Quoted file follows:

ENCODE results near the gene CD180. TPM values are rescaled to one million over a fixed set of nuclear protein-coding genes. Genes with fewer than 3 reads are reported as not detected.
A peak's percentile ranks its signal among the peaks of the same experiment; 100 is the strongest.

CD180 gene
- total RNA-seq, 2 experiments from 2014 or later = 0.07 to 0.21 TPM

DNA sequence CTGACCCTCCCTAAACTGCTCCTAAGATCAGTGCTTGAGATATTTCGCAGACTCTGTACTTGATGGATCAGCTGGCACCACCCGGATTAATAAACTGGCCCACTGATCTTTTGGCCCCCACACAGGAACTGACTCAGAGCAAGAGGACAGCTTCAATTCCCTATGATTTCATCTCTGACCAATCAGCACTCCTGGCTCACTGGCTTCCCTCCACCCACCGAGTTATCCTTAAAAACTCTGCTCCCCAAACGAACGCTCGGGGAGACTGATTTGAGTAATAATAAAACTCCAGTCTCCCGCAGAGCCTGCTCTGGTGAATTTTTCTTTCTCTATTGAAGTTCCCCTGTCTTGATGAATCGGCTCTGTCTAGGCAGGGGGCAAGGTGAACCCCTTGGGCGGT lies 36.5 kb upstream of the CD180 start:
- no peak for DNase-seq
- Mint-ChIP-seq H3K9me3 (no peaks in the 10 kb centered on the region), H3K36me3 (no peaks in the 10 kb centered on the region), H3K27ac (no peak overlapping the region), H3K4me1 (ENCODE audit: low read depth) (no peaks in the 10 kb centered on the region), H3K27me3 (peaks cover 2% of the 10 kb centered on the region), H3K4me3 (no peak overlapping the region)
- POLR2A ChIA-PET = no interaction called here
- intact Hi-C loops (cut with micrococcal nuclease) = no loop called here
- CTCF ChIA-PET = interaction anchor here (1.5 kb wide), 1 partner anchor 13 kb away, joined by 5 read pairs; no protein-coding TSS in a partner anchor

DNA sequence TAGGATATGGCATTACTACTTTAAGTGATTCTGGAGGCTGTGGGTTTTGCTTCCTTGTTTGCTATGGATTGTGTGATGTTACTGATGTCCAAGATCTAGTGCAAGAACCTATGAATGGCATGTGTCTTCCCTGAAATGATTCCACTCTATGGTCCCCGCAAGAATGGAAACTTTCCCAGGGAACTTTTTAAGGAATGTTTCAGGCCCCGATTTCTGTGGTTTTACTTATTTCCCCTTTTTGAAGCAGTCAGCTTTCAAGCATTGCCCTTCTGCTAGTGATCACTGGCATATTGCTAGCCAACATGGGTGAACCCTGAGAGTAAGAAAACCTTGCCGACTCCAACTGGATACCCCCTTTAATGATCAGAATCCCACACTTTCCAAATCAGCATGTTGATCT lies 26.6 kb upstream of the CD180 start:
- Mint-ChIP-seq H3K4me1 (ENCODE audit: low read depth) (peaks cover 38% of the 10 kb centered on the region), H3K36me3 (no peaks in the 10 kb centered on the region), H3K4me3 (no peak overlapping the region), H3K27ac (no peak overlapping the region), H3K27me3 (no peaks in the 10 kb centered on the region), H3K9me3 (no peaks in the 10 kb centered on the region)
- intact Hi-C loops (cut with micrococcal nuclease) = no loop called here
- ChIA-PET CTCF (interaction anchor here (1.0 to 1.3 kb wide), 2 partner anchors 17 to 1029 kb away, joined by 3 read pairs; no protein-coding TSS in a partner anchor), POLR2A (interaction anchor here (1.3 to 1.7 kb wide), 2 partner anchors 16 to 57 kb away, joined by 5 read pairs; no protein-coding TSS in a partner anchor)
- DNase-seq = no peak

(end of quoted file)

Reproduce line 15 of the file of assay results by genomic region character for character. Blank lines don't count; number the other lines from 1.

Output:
- DNase-seq = no peak